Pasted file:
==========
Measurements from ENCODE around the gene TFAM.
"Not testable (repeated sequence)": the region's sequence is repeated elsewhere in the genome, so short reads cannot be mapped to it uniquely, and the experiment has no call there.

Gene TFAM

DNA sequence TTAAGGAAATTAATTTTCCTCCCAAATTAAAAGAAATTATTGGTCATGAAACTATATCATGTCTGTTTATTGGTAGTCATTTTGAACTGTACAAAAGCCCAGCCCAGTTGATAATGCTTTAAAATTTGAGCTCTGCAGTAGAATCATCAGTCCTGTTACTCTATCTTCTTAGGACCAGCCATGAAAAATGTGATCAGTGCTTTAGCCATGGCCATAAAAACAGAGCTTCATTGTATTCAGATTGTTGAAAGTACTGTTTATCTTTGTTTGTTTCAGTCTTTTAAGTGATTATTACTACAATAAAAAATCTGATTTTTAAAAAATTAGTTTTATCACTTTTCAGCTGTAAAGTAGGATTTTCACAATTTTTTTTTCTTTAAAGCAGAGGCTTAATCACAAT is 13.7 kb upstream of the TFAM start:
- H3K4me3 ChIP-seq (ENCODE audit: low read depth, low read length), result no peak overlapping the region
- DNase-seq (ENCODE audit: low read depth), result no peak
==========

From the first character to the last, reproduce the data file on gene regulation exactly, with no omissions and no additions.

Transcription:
Measurements from ENCODE around the gene TFAM.
"Not testable (repeated sequence)": the region's sequence is repeated elsewhere in the genome, so short reads cannot be mapped to it uniquely, and the experiment has no call there.

Gene TFAM

DNA sequence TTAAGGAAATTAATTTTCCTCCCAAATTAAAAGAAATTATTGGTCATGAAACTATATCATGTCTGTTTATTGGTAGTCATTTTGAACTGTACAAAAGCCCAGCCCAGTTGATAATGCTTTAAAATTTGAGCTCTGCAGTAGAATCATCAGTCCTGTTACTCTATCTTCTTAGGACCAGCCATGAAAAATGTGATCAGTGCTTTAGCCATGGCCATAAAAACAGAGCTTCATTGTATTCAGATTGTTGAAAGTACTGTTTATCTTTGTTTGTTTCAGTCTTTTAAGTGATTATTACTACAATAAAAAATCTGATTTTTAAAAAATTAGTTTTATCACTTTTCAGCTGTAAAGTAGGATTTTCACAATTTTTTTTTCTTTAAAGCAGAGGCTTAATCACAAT is 13.7 kb upstream of the TFAM start:
- H3K4me3 ChIP-seq (ENCODE audit: low read depth, low read length), result no peak overlapping the region
- DNase-seq (ENCODE audit: low read depth), result no peak